When I trained heelwork with Yarpen, my main focus was building up the duration. I didn’t spend much time initially on the position, by simply luring him to where I wanted and starting from single steps, on the lure. The results were satisfactory…. for a while. While I managed to extinguish the lure and work on hand (or face) target, which allowed us to achieve success in lower classes in obedience, I felt this wasn’t the best we could have done. It’s quite obvious in the video from the Inter-regional competition we took part in (and gained second place in our class!).
Soon after the competition, I started going to more advanced training seminars and found out about the importance of the position. Unfortunately, when we started working more intensively, Yarpen’s dysplasia flared up. His wellbeing was my paramount, so I decided to retire him at this point.
Now, I am starting the training with a completely different approach. My plan is to combine the method of Sylvia Trkman (very well presented in her two videos, Heeling is just another trick and Puppy Diary), and advice of our trainer Jo Hill. The broad idea is to first develop a great position at heel, classically conditioning it to be The Best Place To Be, and only starting to move ahead when the dog WANTS to be there.
The planned steps are:
- front feet on a platform
- moving back feet around the platform
- pivoting with front paws on the platform
- finding position against my right and left leg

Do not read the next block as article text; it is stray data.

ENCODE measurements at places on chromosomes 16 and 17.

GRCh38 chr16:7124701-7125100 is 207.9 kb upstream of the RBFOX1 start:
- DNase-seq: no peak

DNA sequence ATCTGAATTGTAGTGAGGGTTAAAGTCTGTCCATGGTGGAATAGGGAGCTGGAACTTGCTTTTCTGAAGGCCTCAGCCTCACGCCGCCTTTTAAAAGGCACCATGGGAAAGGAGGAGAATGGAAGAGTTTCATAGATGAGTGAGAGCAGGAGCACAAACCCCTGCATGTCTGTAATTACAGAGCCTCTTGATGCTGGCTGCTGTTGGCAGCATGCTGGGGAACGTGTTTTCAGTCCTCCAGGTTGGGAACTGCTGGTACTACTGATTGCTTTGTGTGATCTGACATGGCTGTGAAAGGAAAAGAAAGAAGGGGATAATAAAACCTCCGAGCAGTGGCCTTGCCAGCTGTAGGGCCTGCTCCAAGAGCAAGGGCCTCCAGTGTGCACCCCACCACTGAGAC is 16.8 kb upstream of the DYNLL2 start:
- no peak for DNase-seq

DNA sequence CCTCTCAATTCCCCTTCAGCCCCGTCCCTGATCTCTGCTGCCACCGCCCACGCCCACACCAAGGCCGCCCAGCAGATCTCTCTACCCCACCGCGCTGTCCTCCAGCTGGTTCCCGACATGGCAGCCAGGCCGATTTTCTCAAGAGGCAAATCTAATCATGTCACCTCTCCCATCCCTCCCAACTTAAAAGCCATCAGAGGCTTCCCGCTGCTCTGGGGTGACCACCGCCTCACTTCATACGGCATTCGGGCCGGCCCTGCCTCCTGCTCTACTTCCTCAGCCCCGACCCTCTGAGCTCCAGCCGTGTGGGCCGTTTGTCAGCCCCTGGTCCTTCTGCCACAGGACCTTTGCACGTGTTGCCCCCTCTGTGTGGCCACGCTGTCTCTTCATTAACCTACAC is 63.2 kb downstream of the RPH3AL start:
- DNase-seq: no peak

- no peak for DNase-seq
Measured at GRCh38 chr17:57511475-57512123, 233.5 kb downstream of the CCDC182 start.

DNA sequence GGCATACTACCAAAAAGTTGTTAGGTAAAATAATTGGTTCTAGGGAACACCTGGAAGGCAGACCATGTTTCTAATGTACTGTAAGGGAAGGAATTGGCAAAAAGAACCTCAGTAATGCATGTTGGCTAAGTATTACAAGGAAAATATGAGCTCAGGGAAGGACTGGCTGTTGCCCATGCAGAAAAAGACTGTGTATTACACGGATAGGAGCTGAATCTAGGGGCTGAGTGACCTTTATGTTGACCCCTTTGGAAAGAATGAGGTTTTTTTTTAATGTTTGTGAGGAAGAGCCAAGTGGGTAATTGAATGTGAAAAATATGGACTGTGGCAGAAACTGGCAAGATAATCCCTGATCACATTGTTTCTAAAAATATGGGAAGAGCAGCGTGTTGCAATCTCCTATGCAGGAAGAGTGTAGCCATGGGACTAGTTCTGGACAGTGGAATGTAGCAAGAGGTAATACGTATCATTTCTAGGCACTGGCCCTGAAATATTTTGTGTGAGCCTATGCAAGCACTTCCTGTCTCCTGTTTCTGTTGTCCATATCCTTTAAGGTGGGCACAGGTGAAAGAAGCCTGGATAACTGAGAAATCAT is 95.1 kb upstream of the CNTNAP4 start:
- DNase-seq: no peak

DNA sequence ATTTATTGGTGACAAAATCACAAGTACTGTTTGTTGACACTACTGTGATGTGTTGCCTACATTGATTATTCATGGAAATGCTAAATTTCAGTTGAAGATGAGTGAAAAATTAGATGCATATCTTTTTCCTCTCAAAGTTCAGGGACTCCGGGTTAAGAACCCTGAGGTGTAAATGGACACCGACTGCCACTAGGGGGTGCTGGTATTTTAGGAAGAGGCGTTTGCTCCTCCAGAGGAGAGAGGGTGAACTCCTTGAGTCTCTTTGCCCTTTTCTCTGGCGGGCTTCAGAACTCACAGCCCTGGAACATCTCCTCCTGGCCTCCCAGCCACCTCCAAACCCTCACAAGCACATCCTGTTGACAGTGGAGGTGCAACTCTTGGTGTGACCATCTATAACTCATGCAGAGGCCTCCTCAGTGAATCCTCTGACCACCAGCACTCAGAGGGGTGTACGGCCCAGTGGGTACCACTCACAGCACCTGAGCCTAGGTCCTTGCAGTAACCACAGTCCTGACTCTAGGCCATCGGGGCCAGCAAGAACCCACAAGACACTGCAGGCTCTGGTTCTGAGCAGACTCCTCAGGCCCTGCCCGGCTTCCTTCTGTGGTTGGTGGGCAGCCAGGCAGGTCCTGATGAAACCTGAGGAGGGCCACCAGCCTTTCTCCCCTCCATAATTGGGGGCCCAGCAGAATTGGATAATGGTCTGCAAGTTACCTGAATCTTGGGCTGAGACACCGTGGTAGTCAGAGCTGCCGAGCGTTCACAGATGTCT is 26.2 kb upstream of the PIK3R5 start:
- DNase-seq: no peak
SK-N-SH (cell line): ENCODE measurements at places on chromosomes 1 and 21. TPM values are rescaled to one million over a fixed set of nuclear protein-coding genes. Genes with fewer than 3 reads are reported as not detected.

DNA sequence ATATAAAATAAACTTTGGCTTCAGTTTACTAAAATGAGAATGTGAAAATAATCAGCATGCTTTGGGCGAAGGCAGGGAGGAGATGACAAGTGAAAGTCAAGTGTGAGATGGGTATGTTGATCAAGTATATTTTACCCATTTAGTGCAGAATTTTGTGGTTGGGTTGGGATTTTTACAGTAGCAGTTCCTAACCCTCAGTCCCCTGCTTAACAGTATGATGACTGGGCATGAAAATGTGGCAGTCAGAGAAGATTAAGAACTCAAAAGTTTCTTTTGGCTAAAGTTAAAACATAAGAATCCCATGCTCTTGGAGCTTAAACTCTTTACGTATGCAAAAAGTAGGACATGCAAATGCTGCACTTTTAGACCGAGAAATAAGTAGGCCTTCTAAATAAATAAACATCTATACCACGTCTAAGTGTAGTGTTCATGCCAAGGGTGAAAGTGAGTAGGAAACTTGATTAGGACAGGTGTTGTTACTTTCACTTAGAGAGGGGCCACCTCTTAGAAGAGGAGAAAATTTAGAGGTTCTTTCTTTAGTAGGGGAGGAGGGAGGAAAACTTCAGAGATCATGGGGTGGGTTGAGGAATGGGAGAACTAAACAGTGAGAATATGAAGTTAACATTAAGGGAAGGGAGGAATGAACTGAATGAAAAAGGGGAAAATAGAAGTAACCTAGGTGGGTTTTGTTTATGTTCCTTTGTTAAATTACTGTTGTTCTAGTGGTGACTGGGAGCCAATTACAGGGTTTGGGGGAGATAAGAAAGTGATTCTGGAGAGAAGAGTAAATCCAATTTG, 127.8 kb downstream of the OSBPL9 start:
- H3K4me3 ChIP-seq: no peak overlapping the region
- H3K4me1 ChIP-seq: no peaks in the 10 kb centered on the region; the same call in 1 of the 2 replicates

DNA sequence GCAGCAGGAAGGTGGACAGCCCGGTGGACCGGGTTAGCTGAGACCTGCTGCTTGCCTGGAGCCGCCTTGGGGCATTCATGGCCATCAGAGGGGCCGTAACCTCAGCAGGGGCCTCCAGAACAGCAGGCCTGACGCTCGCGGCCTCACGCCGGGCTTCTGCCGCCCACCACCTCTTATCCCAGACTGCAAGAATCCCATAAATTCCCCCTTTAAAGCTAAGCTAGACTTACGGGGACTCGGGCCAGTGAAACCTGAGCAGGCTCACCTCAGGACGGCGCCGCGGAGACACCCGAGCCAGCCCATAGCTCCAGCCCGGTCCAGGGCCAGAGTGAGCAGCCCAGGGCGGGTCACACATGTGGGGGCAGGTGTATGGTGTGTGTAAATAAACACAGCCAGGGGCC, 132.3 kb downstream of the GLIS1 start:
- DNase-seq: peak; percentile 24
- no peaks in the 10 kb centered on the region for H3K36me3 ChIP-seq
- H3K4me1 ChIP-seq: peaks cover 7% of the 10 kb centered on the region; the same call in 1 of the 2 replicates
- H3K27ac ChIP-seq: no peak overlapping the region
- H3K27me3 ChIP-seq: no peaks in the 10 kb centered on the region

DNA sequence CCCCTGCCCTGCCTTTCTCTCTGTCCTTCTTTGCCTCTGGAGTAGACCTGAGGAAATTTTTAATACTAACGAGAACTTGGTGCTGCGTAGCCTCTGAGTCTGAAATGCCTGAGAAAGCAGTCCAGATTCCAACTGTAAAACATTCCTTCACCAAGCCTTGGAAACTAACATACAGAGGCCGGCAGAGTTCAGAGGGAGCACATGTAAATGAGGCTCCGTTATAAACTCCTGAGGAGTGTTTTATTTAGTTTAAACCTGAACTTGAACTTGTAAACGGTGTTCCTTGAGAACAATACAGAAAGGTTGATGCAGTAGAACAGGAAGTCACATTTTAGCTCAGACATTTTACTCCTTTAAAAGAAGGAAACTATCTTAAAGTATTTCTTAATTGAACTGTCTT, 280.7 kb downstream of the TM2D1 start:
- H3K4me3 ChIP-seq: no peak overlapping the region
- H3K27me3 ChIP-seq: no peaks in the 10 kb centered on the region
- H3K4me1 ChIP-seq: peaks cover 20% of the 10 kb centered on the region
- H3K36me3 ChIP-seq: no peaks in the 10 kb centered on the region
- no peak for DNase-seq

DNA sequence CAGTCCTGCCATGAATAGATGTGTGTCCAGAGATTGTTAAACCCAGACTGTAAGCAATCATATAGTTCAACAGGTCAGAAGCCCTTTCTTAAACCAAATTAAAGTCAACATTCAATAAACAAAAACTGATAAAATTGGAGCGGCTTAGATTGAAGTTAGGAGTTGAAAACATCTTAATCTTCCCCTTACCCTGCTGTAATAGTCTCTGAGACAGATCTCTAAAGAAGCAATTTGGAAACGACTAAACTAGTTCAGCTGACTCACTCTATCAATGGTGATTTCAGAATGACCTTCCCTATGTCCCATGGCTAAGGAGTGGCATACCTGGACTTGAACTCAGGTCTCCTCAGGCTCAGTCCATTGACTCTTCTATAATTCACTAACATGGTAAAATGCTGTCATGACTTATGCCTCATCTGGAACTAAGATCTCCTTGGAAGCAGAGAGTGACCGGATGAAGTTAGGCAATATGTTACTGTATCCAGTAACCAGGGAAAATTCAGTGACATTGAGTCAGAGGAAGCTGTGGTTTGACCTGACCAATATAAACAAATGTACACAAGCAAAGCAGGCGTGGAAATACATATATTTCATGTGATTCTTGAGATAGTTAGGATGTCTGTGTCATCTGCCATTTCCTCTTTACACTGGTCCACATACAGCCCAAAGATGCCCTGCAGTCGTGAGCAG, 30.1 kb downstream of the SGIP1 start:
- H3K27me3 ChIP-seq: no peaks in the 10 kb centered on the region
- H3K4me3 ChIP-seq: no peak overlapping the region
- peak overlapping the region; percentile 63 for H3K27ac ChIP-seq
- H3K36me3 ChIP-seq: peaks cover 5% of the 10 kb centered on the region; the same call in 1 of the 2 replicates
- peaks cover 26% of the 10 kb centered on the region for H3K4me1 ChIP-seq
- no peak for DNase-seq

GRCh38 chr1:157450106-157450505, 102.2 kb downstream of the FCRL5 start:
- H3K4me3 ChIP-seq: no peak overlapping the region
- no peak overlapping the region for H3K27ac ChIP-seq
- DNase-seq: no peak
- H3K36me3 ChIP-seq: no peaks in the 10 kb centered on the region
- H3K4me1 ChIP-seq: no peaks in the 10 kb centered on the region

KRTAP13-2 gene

- pivoting on smaller and smaller platforms, until she can do it without a platform
- practising turns in all directions, stationary
- moving a step backward, forward and to the sides
- moving forward
This was one of the first sessions of shaping front paws on the platform. I am rewarding heavily when both paws are on to build a positive association with the object. By rewarding on the platform I wanted to draw her attention to it (later on I changed the reward placement).
In this rather poor quality video, I am starting to reward for back feet movement.
In this initial stage I was trying to reward any movement, but now I know I should be more careful in the direction in which I was “resetting” her (by tossing treats on the floor). The way I did it, she was almost always coming on directly in front of me. After reset I was lowering criteria and rewarded for just stepping on the platform. But, because of the direction, she was always rewarded for being directly opposite to me. This caused problems later on when I wanted to build up on the full turn, as she would only turn by 90 degrees each way.